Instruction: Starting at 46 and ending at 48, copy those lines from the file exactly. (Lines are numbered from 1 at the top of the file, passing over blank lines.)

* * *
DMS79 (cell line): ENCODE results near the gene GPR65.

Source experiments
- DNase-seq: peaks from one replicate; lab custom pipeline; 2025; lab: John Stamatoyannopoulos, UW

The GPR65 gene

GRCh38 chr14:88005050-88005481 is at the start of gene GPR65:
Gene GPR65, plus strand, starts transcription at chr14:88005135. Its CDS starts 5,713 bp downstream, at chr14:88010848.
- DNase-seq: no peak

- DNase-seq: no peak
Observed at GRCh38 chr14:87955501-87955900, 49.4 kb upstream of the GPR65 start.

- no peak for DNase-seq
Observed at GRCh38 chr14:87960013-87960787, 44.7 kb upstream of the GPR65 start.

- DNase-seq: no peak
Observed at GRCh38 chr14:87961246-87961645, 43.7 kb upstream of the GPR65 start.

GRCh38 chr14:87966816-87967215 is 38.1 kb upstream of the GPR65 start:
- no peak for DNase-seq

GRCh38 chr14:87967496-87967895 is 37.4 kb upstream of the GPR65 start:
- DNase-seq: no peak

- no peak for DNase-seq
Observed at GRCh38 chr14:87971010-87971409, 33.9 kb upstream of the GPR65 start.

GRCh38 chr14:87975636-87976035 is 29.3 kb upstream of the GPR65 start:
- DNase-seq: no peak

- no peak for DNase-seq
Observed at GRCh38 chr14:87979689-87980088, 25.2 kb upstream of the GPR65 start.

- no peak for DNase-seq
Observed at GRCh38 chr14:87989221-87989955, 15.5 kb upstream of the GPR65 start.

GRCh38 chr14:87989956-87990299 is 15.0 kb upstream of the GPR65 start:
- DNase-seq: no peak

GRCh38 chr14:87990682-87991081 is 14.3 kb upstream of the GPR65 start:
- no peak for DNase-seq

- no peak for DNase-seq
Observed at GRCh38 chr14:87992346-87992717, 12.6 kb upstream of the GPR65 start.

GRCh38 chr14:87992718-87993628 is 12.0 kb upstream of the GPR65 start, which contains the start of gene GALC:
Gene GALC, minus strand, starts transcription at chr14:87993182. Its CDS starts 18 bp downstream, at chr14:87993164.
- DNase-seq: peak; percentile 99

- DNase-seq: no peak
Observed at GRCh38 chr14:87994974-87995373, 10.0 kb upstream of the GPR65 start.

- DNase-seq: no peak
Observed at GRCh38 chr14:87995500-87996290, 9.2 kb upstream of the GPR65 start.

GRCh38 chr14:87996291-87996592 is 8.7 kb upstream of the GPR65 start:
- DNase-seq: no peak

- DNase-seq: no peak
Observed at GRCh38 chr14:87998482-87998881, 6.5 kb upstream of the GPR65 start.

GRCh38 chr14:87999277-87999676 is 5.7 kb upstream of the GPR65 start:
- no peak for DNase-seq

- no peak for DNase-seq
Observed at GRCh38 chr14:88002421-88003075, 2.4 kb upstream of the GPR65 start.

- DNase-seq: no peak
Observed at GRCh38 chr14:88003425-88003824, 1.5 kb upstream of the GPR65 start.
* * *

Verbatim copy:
Observed at GRCh38 chr14:88002421-88003075, 2.4 kb upstream of the GPR65 start.

- DNase-seq: no peak
Observed at GRCh38 chr14:88003425-88003824, 1.5 kb upstream of the GPR65 start.